Copper Climbs as Orders Jump; Aluminum Advances to One-Week High

Copper gained, rebounding from three consecutive weeks of losses, after data showed orders to remove the metal from warehouses jumped to the highest level in more than 15 years and amid concerns over strikes in Chile.

Copper for delivery in three months rose as much as 1.2 percent to $7,494.75 a metric ton on the London Metal Exchange, before trading at $7,480 at 3:44 p.m. Shanghai time. The metal lost 4.5 percent in the past three weeks. The August contract on the Shanghai Futures Exchange closed 1.1 percent higher at 54,590 yuan ($8,798) a ton.

LME canceled warrants, which indicate the orders to remove metal from warehouses, climbed to 147,025 tons on April 5, bourse data showed. That was the highest since at least October 1997, according to figures compiled by Bloomberg. Copper miners in Chile plan to announce the date of a nationwide strike today, a miners’ union representing workers at state-owned Codelco said in a statement e-mailed yesterday.

“After retreating 11 percent from its February high, copper is witnessing a technical rebound,” Tong Ling, an analyst at Essence Futures Co., said by phone from Beijing, referring to the Feb. 4 intraday high of $8,346. “Seasonal demand, as indicated by surging canceled warrants, will help the temporary rally.”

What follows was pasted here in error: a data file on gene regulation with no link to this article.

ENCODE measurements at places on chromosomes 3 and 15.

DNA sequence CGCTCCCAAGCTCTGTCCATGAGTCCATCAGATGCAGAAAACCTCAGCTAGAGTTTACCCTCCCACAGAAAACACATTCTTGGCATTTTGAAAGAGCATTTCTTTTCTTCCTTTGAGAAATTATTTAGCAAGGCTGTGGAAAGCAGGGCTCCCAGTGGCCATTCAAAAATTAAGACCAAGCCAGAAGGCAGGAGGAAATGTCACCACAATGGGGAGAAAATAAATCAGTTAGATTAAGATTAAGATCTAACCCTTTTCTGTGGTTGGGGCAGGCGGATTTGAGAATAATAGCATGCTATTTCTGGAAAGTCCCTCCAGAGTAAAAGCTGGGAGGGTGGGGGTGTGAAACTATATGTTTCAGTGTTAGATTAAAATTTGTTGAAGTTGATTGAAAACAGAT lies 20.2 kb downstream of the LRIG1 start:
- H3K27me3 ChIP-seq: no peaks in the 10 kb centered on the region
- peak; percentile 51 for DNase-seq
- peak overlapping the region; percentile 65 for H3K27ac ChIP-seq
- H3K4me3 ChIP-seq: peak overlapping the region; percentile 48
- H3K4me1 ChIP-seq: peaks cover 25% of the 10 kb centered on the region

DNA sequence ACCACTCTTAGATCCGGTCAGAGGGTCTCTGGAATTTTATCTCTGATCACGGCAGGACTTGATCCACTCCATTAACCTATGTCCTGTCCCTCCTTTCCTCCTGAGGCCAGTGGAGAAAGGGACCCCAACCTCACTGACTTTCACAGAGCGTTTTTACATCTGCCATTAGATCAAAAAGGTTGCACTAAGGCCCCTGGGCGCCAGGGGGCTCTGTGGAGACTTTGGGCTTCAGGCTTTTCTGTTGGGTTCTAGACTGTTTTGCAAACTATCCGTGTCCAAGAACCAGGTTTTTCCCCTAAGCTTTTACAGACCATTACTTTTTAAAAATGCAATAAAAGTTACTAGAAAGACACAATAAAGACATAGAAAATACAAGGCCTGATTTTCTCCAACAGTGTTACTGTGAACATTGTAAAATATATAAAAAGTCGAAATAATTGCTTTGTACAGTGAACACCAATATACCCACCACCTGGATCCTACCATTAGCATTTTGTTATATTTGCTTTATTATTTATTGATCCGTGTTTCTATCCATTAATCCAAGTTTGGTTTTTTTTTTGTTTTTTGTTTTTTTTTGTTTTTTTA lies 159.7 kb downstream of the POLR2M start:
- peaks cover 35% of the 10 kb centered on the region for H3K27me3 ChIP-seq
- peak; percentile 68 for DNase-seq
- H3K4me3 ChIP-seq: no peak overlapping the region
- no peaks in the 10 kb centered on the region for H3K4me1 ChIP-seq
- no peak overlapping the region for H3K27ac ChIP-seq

Copper for May delivery on the Comex in New York gained 0.9 percent to $3.373 a pound. Net-short positions, or wagers on falling prices, held by funds advanced to 38,951 futures and options contracts as of April 2 from 30,036 a week earlier, according to the U.S. Commodity Futures Trading Commission.

On the LME, aluminum gained as much as 1 percent to $1,905.75 a ton, the highest level since March 28, while nickel rebounded 1.2 percent to $16,140 after falling to the lowest level in more than four months on April 5. Zinc, lead and tin also advanced.

To contact Bloomberg News staff for this story: Helen Sun in Shanghai at hsun30@bloomberg.net

To contact the editor responsible for this story: Brett Miller at bmiller30@bloomberg.net

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